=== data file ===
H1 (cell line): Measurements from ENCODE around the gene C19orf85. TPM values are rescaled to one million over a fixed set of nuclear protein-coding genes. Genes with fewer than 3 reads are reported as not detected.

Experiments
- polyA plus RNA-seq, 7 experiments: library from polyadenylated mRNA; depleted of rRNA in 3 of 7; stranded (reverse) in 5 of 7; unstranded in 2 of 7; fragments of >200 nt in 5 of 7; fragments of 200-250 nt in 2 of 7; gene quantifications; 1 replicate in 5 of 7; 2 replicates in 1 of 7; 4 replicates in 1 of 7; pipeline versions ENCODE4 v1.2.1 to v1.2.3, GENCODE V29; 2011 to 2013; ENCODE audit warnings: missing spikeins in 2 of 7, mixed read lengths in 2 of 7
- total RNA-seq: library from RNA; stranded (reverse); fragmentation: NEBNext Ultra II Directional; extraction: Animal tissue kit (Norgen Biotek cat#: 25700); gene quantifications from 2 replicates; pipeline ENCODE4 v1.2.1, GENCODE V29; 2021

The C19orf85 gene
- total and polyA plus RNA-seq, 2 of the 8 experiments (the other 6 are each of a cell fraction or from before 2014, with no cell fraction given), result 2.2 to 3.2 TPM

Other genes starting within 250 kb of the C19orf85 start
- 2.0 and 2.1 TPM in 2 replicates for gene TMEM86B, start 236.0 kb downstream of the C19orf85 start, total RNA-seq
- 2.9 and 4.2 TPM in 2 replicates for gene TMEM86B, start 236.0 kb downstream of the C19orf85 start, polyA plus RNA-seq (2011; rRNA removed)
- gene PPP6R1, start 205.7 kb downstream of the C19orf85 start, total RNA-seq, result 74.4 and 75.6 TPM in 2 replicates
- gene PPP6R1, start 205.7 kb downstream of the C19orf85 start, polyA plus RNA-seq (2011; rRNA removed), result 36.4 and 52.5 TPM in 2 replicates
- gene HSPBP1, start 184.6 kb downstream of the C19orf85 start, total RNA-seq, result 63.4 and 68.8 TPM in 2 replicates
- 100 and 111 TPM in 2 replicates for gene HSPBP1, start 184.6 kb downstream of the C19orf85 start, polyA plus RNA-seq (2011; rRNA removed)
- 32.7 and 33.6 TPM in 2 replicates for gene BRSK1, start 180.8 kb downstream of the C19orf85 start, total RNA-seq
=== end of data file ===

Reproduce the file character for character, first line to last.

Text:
H1 (cell line): Measurements from ENCODE around the gene C19orf85. TPM values are rescaled to one million over a fixed set of nuclear protein-coding genes. Genes with fewer than 3 reads are reported as not detected.

Experiments
- polyA plus RNA-seq, 7 experiments: library from polyadenylated mRNA; depleted of rRNA in 3 of 7; stranded (reverse) in 5 of 7; unstranded in 2 of 7; fragments of >200 nt in 5 of 7; fragments of 200-250 nt in 2 of 7; gene quantifications; 1 replicate in 5 of 7; 2 replicates in 1 of 7; 4 replicates in 1 of 7; pipeline versions ENCODE4 v1.2.1 to v1.2.3, GENCODE V29; 2011 to 2013; ENCODE audit warnings: missing spikeins in 2 of 7, mixed read lengths in 2 of 7
- total RNA-seq: library from RNA; stranded (reverse); fragmentation: NEBNext Ultra II Directional; extraction: Animal tissue kit (Norgen Biotek cat#: 25700); gene quantifications from 2 replicates; pipeline ENCODE4 v1.2.1, GENCODE V29; 2021

The C19orf85 gene
- total and polyA plus RNA-seq, 2 of the 8 experiments (the other 6 are each of a cell fraction or from before 2014, with no cell fraction given), result 2.2 to 3.2 TPM

Other genes starting within 250 kb of the C19orf85 start
- 2.0 and 2.1 TPM in 2 replicates for gene TMEM86B, start 236.0 kb downstream of the C19orf85 start, total RNA-seq
- 2.9 and 4.2 TPM in 2 replicates for gene TMEM86B, start 236.0 kb downstream of the C19orf85 start, polyA plus RNA-seq (2011; rRNA removed)
- gene PPP6R1, start 205.7 kb downstream of the C19orf85 start, total RNA-seq, result 74.4 and 75.6 TPM in 2 replicates
- gene PPP6R1, start 205.7 kb downstream of the C19orf85 start, polyA plus RNA-seq (2011; rRNA removed), result 36.4 and 52.5 TPM in 2 replicates
- gene HSPBP1, start 184.6 kb downstream of the C19orf85 start, total RNA-seq, result 63.4 and 68.8 TPM in 2 replicates
- 100 and 111 TPM in 2 replicates for gene HSPBP1, start 184.6 kb downstream of the C19orf85 start, polyA plus RNA-seq (2011; rRNA removed)
- 32.7 and 33.6 TPM in 2 replicates for gene BRSK1, start 180.8 kb downstream of the C19orf85 start, total RNA-seq